The Lions felt they lucked out the last time they were here. They encountered what they thought - what everyone thought - was a once-in-a-generation player in Daniel Carter who just happened to come of age during the 2005 series against the Lions.

They might just be a really unlucky team, cursed even because 12 years on they are walking into a similar storm. They will meet at Eden Park, a player whom they may have a plan to shut down and a player they genuinely believe can be restrained and reduced in influence, but who most likely can't.

The Lions are going to face Beauden Barrett for the first time on this tour and while they think they have taken some kind of journey into his head to see what he sees, they haven't.

There's no real way to define what Barrett has. Maybe it's best to think of him as the ultimate nonconformist.

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Somehow he remains an enigma in a world of micro analysis and uber structure. Teams run into action these days with just about every scenario planned and prepared for and then they come up against Barrett who rewrites all the rules by doing something opponents never imagined was possible.

He's not a maverick as such. He doesn't play outside team protocol or suit himself how he attacks and defends. That's not it. That's not him. He works within the patterns yet manages a way to execute the unthinkable without it seeming to have been an enormous risk.

That's what throws defences - they think they can see what is coming and only realise too late that it wasn't quite what they expected.

Never was there a better example of his insane unpredictability combining with his natural gifts than the try he scored against Ireland in Dublin last year. It was direct from first phase ball - Aaron Smith fired the pass from a scrum and Barrett found a way to get on the outside of Conor Murray and score from 45 metres without an Irish hand being laid on him.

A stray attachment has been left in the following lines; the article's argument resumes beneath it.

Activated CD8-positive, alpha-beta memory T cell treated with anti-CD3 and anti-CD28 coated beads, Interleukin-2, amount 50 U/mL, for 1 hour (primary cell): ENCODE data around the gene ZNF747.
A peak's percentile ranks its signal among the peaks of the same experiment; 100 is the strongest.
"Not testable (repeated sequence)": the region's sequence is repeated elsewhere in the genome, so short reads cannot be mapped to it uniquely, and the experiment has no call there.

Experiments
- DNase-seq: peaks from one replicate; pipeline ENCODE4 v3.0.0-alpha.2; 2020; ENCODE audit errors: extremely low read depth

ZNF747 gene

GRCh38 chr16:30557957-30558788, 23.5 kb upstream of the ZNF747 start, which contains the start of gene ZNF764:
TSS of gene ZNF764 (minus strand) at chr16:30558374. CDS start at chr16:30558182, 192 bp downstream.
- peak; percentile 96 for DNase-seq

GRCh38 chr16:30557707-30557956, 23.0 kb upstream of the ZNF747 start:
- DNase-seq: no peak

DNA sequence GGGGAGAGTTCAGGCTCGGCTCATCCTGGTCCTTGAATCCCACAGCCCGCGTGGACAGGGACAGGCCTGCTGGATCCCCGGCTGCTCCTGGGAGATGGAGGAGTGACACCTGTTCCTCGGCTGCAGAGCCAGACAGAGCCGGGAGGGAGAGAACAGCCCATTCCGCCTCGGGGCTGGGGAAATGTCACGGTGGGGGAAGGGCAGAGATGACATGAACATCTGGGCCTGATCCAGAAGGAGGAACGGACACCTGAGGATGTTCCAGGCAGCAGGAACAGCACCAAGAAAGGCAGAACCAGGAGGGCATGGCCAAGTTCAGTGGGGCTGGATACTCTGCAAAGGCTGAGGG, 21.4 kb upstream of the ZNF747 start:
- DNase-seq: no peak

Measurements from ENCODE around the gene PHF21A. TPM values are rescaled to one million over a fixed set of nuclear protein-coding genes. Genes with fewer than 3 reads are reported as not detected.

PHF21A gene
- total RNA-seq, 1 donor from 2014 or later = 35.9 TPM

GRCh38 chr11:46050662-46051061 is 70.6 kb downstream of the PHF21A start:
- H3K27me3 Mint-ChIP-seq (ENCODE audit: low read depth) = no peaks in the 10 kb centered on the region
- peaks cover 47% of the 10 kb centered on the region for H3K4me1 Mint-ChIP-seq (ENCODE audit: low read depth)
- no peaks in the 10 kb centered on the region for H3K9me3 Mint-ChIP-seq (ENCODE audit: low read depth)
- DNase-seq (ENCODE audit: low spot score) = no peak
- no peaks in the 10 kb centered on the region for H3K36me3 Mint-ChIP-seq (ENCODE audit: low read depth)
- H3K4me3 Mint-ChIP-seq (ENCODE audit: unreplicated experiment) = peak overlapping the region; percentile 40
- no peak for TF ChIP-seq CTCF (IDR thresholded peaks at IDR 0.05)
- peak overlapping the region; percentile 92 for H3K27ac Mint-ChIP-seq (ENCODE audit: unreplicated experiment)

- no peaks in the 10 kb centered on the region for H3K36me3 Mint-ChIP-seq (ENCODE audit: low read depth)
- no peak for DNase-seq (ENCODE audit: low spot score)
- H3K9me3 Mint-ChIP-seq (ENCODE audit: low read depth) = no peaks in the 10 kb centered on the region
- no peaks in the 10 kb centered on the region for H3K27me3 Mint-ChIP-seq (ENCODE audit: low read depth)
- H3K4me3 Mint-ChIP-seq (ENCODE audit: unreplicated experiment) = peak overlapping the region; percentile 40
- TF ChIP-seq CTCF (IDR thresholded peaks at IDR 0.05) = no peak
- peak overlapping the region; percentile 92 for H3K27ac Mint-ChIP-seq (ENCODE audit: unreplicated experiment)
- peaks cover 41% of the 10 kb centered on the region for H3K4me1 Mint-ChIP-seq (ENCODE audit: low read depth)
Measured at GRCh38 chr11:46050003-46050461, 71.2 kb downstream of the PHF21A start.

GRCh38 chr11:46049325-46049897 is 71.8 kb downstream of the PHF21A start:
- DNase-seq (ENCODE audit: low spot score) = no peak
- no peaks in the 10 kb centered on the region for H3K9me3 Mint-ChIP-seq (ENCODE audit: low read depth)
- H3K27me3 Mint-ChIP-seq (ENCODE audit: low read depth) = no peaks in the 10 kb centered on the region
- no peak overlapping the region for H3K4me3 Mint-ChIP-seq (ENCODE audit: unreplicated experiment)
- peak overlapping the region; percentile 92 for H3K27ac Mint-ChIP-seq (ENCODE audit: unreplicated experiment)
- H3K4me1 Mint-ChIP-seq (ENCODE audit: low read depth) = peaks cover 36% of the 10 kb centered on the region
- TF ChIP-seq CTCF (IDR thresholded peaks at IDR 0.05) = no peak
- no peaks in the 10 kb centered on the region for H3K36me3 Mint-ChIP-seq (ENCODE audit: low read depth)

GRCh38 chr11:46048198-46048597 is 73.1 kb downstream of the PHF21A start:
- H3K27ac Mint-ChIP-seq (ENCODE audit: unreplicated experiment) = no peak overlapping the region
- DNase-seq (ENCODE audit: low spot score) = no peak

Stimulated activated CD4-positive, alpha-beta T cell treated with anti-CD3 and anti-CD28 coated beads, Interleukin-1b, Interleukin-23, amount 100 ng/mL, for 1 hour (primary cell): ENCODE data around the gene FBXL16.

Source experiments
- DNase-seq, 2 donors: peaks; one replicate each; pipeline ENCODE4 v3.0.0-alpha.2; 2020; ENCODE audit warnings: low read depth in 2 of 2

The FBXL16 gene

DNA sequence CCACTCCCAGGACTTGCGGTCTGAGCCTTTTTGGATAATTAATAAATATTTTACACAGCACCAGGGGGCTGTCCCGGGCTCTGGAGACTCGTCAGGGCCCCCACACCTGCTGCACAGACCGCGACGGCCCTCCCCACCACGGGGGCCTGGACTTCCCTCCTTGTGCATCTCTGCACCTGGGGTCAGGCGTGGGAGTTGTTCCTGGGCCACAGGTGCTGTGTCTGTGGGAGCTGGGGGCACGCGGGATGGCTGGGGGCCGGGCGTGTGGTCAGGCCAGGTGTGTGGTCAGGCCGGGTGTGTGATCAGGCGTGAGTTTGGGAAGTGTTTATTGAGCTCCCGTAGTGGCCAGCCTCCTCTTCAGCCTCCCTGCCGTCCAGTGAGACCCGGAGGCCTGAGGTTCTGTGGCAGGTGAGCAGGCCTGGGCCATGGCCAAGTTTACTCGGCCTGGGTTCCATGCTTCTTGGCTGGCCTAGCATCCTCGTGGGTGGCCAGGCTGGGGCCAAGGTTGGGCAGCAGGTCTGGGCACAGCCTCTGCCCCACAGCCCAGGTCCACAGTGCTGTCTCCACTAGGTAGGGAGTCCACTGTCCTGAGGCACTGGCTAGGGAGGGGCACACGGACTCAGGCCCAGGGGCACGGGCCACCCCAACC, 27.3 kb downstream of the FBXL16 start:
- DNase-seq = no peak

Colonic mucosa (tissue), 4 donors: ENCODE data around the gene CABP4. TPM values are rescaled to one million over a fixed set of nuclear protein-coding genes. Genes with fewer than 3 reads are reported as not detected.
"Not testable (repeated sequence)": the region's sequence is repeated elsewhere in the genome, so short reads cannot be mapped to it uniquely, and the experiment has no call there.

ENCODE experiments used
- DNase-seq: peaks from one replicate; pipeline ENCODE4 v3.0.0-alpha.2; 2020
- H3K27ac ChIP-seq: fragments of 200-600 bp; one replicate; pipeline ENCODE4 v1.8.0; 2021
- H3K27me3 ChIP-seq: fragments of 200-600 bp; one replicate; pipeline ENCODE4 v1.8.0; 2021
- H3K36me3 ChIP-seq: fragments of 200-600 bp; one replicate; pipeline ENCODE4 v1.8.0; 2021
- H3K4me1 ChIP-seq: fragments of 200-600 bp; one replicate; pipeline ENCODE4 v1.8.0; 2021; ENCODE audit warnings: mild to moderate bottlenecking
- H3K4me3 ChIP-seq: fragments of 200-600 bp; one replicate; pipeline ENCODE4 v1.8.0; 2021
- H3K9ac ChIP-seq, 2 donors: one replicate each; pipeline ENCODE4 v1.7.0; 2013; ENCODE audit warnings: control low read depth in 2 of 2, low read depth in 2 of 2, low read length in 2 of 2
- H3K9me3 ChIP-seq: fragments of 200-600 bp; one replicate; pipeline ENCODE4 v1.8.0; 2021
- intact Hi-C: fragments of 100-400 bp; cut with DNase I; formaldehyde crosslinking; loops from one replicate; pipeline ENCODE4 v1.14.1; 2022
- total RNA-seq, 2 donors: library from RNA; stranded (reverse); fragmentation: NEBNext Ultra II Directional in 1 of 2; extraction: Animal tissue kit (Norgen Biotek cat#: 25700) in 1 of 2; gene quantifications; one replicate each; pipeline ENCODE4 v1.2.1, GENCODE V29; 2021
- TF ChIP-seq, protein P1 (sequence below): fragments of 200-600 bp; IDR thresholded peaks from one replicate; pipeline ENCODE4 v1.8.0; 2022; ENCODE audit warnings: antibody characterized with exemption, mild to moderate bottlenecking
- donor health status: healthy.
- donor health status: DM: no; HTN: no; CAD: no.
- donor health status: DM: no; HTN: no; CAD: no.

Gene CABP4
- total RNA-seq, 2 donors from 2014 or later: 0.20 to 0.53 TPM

How does that happen in modern rugby - a try like that from first phase? It happened because Barrett has the big five of pace, agility, vision, phenomenal skill and confidence.

There's more to him than that, though. He is greater than the sum of his collective parts. He will try what no one else will and nine times out of 10, he pulls it off.

Barrett has a gift to make things happen and break even the tightest defences. Hurricanes coach Chris Boyd said earlier this year after Barrett had been magnificent against the Blues that the first-five is going to bring seven to 14 points to every game he plays simply by being himself.

It seemed like a fair value estimate of Barrett who even at test level seems to either create or score at least one try per game purely on the back of his outrageous ability.

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This is the bit the Lions have to reconcile. They have built a stunningly effective defensive system on this tour. They have generated incredible linespeed and been quite masterful - the test team at least - at shutting down opponents and squeezing the life out of them.

They are planning to do the same to the All Blacks at Eden Park and yet it feels like they are only kidding themselves a little bit if they think they can contain Barrett for 80 minutes.

He will find a way through their defence, be it from first receiver or from the back field.

Barrett will manufacture some kind of unexpected business that the Lions can't shut down or if they do, not before it has created another hole somewhere else.

Big games tend to always have defining plays and defining players. The Lions would love for it to Murray or Owen Farrell, but as good as they are, they are bringing the conventional to this series.

They are phenomenally good conventional skills but conventional nonetheless. Barrett on the other hand is bringing something entirely different - a skill set that has a conventional theme but utterly unconventional application.

He mentioned on Thursday that he has distinct memories of the last Lions tour to New Zealand. What he remembered from 2005 was the performance of Carter and maybe there was just a flicker of something behind his eyes as he said it.

Maybe there was a realisation within himself that New Zealand's next once-in-a-generation first-five could be inspired by him and the role he plays in this Lions series.